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Tougher immigration laws lead to shortage of farm workers

In the past year or so, several states, including South Carolina, have intensified their immigration laws. The impact of this crackdown on undocumented workers is already beginning to show in various ways.

Recently, Fox News Latino reported that apple farms in Washington state are experiencing a major labor shortage and will be forced to leave plenty of fruit unpicked on the trees.

Many of the apple growers have even posted "pickers wanted" signs outside of their orchards in effort to recruit more workers.

Even though farmers said they have struggled with labor shortages for years, they said that this season has by far been the worst, likely because migrant workers did not show up this year because of the toughened immigration laws.

According to Fox News Latino, approximately 70 percent of Washington's farm workers are believed to be in the country illegally. A farm labor contractor for Washington growers said that until something is done at the federal level, "growers are going to struggle having enough workers."

The governor of Washington has been pushing federal lawmakers to act. In October, he brought a group of 15 farmers to the nation's capital in effort to persuade Congress to make comprehensive immigration reform a top priority.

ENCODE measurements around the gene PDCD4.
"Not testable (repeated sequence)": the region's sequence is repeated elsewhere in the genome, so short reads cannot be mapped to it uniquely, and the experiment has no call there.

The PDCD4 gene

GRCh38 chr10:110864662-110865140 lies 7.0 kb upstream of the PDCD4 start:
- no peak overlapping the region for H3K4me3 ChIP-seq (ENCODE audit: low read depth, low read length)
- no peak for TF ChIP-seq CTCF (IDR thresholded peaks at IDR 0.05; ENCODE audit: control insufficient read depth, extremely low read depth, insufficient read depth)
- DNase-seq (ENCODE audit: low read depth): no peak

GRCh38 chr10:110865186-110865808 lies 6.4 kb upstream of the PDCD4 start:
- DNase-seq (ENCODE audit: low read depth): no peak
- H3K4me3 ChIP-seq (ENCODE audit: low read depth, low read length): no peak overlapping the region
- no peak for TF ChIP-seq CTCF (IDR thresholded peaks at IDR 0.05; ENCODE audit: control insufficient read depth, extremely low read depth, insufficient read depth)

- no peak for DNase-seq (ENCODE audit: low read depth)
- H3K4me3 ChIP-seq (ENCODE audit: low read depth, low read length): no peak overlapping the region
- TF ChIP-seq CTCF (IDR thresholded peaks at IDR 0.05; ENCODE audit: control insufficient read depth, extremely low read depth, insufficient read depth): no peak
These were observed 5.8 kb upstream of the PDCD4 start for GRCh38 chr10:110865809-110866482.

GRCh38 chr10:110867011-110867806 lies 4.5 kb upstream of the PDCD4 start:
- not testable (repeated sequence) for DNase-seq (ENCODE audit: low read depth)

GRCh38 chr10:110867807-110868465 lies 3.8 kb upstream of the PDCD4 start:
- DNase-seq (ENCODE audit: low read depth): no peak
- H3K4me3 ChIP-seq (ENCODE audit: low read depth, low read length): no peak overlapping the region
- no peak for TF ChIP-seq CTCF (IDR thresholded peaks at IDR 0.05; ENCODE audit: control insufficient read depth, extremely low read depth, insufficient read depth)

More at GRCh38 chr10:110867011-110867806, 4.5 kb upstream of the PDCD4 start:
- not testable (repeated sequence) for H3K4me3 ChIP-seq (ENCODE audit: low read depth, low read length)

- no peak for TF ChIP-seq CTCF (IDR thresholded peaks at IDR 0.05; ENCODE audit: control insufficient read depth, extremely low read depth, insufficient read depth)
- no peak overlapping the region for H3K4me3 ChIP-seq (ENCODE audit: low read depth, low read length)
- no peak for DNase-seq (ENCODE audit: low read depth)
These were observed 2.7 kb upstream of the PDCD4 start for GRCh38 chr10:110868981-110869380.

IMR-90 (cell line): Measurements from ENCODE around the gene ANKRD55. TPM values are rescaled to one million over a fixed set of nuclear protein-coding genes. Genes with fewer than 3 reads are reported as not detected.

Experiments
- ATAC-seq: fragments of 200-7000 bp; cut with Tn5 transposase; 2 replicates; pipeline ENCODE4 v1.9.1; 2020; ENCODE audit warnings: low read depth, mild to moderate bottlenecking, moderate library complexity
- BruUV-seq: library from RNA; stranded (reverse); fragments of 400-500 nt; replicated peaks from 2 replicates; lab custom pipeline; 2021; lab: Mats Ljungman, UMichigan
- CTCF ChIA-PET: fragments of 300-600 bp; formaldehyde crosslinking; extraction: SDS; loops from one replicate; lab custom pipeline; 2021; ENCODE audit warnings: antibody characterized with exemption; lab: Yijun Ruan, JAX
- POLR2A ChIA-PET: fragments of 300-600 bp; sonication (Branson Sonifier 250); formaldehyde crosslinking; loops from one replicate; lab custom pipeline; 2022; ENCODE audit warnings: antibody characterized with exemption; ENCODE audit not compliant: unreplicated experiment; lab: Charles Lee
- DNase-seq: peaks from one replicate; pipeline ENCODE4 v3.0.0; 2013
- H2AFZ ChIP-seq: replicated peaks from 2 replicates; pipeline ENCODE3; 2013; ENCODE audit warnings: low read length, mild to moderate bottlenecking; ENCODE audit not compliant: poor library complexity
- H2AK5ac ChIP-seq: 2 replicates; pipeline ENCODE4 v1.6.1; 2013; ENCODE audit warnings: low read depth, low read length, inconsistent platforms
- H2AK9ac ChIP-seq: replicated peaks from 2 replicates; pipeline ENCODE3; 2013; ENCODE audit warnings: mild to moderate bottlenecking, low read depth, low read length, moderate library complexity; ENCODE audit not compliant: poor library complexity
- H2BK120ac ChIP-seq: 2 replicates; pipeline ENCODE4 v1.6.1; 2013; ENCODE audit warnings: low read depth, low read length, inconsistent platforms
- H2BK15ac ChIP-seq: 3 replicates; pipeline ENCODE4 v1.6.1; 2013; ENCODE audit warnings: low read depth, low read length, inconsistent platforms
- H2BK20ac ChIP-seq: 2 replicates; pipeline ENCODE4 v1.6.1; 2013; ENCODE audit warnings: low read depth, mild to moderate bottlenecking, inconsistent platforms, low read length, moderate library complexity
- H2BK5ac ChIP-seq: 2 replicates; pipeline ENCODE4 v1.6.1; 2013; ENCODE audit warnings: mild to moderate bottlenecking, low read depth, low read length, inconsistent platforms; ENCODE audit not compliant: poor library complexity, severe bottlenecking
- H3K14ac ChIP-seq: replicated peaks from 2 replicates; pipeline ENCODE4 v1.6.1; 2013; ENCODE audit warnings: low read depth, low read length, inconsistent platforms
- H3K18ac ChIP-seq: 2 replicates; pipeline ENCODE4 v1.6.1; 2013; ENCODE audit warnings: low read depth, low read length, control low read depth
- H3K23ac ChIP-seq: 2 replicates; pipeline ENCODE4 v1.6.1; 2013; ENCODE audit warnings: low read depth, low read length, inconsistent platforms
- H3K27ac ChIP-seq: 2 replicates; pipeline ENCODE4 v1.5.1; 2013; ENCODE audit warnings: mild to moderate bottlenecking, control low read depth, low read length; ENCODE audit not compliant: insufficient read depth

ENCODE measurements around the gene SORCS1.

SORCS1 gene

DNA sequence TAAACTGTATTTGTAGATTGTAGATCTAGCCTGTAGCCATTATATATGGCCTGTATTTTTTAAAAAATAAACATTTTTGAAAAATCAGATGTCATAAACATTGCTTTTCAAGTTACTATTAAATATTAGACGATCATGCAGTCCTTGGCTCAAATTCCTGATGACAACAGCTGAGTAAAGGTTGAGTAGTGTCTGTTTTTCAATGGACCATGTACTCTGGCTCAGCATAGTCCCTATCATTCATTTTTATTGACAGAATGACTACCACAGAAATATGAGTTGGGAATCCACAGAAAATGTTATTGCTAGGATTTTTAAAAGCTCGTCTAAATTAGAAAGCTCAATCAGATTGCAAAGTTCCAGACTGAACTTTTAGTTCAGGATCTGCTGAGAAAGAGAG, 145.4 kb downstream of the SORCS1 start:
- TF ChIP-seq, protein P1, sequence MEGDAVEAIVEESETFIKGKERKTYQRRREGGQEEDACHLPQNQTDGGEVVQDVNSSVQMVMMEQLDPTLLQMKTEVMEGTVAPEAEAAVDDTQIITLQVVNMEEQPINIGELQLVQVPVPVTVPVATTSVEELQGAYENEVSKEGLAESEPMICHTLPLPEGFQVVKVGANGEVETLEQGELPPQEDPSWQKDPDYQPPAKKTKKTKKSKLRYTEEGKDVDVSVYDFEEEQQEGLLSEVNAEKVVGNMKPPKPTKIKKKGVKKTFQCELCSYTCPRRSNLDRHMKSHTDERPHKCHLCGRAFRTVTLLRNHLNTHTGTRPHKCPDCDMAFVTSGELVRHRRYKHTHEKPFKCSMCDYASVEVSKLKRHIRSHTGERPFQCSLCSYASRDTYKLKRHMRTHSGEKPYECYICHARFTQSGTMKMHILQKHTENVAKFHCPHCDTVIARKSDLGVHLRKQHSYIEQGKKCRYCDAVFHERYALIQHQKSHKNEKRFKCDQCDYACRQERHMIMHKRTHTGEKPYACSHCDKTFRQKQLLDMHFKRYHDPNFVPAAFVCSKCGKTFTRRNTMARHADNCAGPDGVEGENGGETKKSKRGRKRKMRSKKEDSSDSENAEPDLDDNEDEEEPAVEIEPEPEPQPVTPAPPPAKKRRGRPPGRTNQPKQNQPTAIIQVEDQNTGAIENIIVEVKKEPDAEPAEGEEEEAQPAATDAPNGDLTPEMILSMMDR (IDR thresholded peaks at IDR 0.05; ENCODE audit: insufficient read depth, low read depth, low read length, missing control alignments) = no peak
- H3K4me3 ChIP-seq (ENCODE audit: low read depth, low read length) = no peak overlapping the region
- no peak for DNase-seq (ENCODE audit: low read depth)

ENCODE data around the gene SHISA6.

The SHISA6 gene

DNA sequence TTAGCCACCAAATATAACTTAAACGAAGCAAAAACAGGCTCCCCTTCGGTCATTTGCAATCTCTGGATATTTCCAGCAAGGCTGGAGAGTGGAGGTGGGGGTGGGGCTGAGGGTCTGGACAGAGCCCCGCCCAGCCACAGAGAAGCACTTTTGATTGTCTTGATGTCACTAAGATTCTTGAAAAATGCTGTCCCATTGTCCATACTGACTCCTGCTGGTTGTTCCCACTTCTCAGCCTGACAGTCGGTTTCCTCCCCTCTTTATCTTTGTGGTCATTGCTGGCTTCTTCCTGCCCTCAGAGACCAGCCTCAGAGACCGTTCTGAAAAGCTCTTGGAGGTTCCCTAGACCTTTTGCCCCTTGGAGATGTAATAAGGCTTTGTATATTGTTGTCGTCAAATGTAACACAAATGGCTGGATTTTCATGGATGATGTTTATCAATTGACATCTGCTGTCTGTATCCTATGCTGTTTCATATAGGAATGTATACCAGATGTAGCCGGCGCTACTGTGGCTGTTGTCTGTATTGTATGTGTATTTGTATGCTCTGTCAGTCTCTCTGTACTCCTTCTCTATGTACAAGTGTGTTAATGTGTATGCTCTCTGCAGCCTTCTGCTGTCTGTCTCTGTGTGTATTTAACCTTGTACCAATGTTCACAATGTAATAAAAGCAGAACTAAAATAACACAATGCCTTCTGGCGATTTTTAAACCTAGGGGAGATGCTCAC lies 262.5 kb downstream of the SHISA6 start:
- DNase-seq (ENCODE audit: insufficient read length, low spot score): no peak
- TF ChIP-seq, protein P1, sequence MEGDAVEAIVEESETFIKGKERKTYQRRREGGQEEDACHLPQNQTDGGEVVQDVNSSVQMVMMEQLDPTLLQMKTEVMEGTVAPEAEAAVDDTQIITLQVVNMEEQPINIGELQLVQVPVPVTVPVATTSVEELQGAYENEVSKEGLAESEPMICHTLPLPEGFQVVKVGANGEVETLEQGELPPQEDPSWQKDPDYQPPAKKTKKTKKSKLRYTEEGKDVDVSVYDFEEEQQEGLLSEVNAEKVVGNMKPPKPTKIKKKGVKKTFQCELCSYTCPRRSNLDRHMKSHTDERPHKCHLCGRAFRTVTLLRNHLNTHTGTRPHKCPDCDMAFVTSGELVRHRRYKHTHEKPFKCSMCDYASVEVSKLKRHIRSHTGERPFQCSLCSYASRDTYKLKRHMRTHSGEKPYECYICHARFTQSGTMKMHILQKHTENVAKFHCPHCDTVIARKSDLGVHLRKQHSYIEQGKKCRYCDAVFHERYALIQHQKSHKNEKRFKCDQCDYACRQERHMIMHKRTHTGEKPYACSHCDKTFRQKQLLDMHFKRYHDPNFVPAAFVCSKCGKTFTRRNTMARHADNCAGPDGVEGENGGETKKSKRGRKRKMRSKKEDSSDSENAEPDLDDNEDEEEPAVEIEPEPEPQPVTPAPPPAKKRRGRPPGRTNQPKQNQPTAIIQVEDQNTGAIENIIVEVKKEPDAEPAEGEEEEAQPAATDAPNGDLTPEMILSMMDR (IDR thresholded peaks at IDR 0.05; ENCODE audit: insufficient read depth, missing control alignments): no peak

The governor and the farmers told lawmakers that this could have been the third-largest harvest in state history had there been enough workers. They said they still need about 4,000 workers to complete this year's harvest.

Other states have been struggling with the same issue. Both Georgia and Alabama have implemented new programs attempting to put American citizens to work in fields, but neither has been very successful. It was discovered that many American workers could not handle the long days and quit.

Of course, some argue that if the farm industry paid more it would not have the same shortage of workers. Others believe that the federal government needs to revamp its guest worker program. Right now the program only admits a few thousand workers per year and it is known to be a long and expensive process.

Source: Fox News Latino, "Washington State is Desperate for Apple Pickers (Experience Preferred)," Nov. 9, 2011.

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